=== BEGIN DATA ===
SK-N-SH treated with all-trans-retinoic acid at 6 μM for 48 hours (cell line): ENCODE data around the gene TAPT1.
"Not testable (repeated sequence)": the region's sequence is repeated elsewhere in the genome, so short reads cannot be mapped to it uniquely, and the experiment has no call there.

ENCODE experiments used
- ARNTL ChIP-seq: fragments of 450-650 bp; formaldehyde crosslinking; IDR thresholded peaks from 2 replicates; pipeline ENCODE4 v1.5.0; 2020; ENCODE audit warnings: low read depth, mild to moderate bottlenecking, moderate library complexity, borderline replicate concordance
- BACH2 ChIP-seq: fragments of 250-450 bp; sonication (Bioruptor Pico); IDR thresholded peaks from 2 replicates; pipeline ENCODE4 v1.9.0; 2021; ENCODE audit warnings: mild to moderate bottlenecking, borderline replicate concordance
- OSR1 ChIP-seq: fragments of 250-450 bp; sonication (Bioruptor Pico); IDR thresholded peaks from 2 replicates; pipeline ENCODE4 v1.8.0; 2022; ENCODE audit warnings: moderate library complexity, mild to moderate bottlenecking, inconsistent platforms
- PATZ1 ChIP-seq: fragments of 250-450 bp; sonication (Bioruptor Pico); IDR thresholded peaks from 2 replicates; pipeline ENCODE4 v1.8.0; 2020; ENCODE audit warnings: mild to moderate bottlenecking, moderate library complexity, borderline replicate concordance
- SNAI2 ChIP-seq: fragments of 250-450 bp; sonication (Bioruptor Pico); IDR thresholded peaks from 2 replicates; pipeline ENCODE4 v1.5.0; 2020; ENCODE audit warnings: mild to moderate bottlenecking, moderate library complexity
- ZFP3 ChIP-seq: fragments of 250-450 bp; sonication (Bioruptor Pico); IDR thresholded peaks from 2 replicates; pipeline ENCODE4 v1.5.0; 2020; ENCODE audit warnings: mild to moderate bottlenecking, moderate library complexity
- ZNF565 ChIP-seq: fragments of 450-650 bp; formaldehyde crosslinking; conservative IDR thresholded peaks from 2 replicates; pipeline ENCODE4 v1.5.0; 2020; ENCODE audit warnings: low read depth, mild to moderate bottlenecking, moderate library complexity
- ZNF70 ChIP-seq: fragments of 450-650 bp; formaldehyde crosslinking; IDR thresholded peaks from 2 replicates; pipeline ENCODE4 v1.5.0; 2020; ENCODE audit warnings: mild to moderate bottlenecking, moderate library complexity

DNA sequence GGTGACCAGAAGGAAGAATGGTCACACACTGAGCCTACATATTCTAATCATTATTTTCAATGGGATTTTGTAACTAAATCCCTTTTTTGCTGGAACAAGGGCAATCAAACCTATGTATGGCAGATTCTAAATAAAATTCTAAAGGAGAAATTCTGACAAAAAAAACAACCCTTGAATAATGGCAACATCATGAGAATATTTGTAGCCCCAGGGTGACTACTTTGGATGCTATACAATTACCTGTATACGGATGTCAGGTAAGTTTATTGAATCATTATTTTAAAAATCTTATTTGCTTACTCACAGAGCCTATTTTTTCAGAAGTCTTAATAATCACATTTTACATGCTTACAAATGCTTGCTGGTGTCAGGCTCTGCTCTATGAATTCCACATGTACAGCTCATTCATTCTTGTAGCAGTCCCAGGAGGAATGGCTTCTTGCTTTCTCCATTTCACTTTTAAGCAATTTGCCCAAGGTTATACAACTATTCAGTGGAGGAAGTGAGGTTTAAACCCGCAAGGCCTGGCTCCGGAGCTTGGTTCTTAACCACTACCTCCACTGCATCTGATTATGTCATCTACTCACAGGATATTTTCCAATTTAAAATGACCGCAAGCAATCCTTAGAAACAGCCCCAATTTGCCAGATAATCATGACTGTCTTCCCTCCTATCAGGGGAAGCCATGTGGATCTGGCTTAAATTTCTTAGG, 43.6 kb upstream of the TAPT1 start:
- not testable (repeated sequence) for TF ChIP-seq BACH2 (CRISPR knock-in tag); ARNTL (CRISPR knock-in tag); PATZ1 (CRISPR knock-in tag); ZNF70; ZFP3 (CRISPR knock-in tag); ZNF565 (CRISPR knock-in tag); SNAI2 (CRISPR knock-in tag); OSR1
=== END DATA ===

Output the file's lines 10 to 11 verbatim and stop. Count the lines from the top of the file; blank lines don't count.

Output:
- ZNF565 ChIP-seq: fragments of 450-650 bp; formaldehyde crosslinking; conservative IDR thresholded peaks from 2 replicates; pipeline ENCODE4 v1.5.0; 2020; ENCODE audit warnings: low read depth, mild to moderate bottlenecking, moderate library complexity
- ZNF70 ChIP-seq: fragments of 450-650 bp; formaldehyde crosslinking; IDR thresholded peaks from 2 replicates; pipeline ENCODE4 v1.5.0; 2020; ENCODE audit warnings: mild to moderate bottlenecking, moderate library complexity